Illinois House Speaker Emanuel “Chris” Welch, D-Hillside, told the Economic Club of Chicago on Wednesday the state has been losing population for years. Without details, he said the state needs to support small and big businesses. He also said leaders need to unite on messaging.
Real-estate veterans and hedge-fund executives believe a seismic shift is under way, one that is moving vast amounts of Wall Street wealth from New York to South Florida. For the past several years, Wall Street has been colonizing the Sunshine State, attracted to more favorable tax policies and sunnier climes. And the momentum is only accelerating amid the pandemic.
While prices are under pressure in New York amid an oversupply of high-end condominiums on the market, price tags in Palm Beach and Miami appear to be on an unstoppable upward trajectory.
Last week, private-equity executive Scott Shleifer, a co-founder of Tiger Global Management, paid over $120 million for an oceanfront mansion in Palm Beach, setting a price record for the state. New Jersey hedge-fund executive David Tepper is also in contract to buy a $73 million house on the ocean nearby, The Wall Street Journal reported.
While he maintains a $238 million home in New York and another luxury condo in Chicago, Citadel founder Ken Griffin has also been on an acquisition spree in South Florida, spending hundreds of millions of dollars to buy land in Palm Beach and Miami, and is opening an office in Miami.
Sixteen mostly coastal and Rust Belt states lost population from July 2019 to July 2020, according to the Census Bureau’s annual population survey, and Illinois, West Virginia, New York, Connecticut, Mississippi and Vermont have shrunk since 2010. At the same time, many low-tax Sun Belt states have continued to attract newcomers.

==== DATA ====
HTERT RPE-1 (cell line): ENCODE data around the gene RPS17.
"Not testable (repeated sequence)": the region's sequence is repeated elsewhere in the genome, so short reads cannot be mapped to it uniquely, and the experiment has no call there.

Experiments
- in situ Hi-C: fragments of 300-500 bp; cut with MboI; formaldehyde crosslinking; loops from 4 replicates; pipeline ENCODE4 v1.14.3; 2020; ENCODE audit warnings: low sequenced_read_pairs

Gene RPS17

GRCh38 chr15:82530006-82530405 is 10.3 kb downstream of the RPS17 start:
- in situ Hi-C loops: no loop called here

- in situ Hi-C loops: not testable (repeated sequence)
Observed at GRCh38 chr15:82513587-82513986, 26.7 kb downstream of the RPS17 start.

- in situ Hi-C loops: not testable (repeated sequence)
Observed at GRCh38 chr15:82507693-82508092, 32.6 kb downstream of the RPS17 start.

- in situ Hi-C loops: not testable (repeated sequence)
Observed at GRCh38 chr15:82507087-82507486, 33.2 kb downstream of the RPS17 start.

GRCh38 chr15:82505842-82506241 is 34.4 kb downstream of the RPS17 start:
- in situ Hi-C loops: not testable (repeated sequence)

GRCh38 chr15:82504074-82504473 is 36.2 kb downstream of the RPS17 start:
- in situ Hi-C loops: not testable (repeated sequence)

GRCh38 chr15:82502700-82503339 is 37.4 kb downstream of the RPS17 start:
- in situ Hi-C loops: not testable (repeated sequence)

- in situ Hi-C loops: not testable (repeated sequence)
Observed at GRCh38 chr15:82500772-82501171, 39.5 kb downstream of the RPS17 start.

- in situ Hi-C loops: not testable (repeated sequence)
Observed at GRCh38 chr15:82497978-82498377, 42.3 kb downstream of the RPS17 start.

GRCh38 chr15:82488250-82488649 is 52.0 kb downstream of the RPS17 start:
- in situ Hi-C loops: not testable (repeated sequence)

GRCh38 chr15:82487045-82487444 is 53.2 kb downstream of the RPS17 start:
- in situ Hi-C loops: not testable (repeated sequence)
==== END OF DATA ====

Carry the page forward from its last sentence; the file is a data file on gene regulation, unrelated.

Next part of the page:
The pandemic may have contributed to population losses in some states as city dwellers with means escaped to rental and vacation homes. Foreign immigration also fell after President Trump suspended new green cards in April. Some states, especially in the Northeast, experienced thousands of more deaths than usual due to Covid.
But the bureau’s annual population estimate captures only the first few months of the pandemic when migration generally declined as most people hunkered down. Geographic mobility increased over the summer and fall, and the pandemic seems to have accelerated migration flows that have been occurring for years. States such as New Jersey, Michigan, Pennsylvania and California have counted on foreign immigration offsetting net out-migration. That didn’t happen this year, so many states lost population for the first time in decades.
United Van Lines, the largest moving company in the United States, keeps track of its clients’ migration among the 48 contiguous states. It publishes that data each January, comparing the number of inbound moves to outbound moves for each state. As those who use United Van Lines are individuals and companies using large moving trucks, this data is only a subset of all moves, but the National Movers Study still provides a targeted look at the types of interstate migration patterns we can expect to see in government-issued data once it becomes available.